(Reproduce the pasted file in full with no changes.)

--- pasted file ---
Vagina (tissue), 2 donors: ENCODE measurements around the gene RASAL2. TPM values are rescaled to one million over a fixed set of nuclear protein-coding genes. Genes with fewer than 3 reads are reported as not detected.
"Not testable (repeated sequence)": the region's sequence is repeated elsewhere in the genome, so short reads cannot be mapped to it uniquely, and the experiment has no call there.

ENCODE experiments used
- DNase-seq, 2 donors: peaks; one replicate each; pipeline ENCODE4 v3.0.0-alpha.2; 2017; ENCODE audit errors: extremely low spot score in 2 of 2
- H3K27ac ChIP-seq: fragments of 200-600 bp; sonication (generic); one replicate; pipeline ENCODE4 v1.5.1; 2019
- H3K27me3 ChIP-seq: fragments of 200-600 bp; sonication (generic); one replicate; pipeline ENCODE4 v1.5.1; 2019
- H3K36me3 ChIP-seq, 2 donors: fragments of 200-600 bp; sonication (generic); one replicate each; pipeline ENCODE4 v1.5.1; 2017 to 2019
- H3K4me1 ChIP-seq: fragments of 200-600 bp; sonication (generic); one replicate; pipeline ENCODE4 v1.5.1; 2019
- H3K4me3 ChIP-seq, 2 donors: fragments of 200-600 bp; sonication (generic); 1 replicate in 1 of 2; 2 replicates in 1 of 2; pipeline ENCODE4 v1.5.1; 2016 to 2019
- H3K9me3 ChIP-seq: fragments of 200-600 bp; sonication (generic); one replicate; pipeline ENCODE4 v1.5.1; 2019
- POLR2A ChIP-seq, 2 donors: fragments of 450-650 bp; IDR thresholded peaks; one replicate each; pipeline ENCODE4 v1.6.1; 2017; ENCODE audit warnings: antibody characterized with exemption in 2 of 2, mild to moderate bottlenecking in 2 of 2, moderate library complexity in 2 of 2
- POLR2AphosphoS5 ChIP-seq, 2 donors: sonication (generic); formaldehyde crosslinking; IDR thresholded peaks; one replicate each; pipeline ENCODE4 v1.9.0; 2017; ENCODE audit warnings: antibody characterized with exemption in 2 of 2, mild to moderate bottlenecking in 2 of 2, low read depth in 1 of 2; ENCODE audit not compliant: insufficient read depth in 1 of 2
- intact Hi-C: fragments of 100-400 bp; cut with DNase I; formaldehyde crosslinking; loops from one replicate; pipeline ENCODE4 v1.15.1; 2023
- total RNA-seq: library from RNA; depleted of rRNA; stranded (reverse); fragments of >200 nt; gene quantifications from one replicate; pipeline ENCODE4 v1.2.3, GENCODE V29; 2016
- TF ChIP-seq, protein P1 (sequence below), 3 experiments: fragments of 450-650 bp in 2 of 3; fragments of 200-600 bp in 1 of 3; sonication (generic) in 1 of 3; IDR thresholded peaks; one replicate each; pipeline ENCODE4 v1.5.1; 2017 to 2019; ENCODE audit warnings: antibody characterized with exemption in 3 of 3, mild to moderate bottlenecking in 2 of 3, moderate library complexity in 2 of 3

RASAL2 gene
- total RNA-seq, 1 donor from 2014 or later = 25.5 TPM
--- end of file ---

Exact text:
Vagina (tissue), 2 donors: ENCODE measurements around the gene RASAL2. TPM values are rescaled to one million over a fixed set of nuclear protein-coding genes. Genes with fewer than 3 reads are reported as not detected.
"Not testable (repeated sequence)": the region's sequence is repeated elsewhere in the genome, so short reads cannot be mapped to it uniquely, and the experiment has no call there.

ENCODE experiments used
- DNase-seq, 2 donors: peaks; one replicate each; pipeline ENCODE4 v3.0.0-alpha.2; 2017; ENCODE audit errors: extremely low spot score in 2 of 2
- H3K27ac ChIP-seq: fragments of 200-600 bp; sonication (generic); one replicate; pipeline ENCODE4 v1.5.1; 2019
- H3K27me3 ChIP-seq: fragments of 200-600 bp; sonication (generic); one replicate; pipeline ENCODE4 v1.5.1; 2019
- H3K36me3 ChIP-seq, 2 donors: fragments of 200-600 bp; sonication (generic); one replicate each; pipeline ENCODE4 v1.5.1; 2017 to 2019
- H3K4me1 ChIP-seq: fragments of 200-600 bp; sonication (generic); one replicate; pipeline ENCODE4 v1.5.1; 2019
- H3K4me3 ChIP-seq, 2 donors: fragments of 200-600 bp; sonication (generic); 1 replicate in 1 of 2; 2 replicates in 1 of 2; pipeline ENCODE4 v1.5.1; 2016 to 2019
- H3K9me3 ChIP-seq: fragments of 200-600 bp; sonication (generic); one replicate; pipeline ENCODE4 v1.5.1; 2019
- POLR2A ChIP-seq, 2 donors: fragments of 450-650 bp; IDR thresholded peaks; one replicate each; pipeline ENCODE4 v1.6.1; 2017; ENCODE audit warnings: antibody characterized with exemption in 2 of 2, mild to moderate bottlenecking in 2 of 2, moderate library complexity in 2 of 2
- POLR2AphosphoS5 ChIP-seq, 2 donors: sonication (generic); formaldehyde crosslinking; IDR thresholded peaks; one replicate each; pipeline ENCODE4 v1.9.0; 2017; ENCODE audit warnings: antibody characterized with exemption in 2 of 2, mild to moderate bottlenecking in 2 of 2, low read depth in 1 of 2; ENCODE audit not compliant: insufficient read depth in 1 of 2
- intact Hi-C: fragments of 100-400 bp; cut with DNase I; formaldehyde crosslinking; loops from one replicate; pipeline ENCODE4 v1.15.1; 2023
- total RNA-seq: library from RNA; depleted of rRNA; stranded (reverse); fragments of >200 nt; gene quantifications from one replicate; pipeline ENCODE4 v1.2.3, GENCODE V29; 2016
- TF ChIP-seq, protein P1 (sequence below), 3 experiments: fragments of 450-650 bp in 2 of 3; fragments of 200-600 bp in 1 of 3; sonication (generic) in 1 of 3; IDR thresholded peaks; one replicate each; pipeline ENCODE4 v1.5.1; 2017 to 2019; ENCODE audit warnings: antibody characterized with exemption in 3 of 3, mild to moderate bottlenecking in 2 of 3, moderate library complexity in 2 of 3

RASAL2 gene
- total RNA-seq, 1 donor from 2014 or later = 25.5 TPM